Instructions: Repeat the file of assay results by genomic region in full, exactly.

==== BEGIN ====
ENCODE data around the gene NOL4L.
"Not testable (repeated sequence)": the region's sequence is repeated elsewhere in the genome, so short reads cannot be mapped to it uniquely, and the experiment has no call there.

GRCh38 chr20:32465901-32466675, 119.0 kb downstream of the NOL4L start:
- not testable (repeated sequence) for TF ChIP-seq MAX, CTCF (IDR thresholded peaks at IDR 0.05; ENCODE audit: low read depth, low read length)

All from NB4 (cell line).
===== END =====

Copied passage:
ENCODE data around the gene NOL4L.
"Not testable (repeated sequence)": the region's sequence is repeated elsewhere in the genome, so short reads cannot be mapped to it uniquely, and the experiment has no call there.

GRCh38 chr20:32465901-32466675, 119.0 kb downstream of the NOL4L start:
- not testable (repeated sequence) for TF ChIP-seq MAX, CTCF (IDR thresholded peaks at IDR 0.05; ENCODE audit: low read depth, low read length)

All from NB4 (cell line).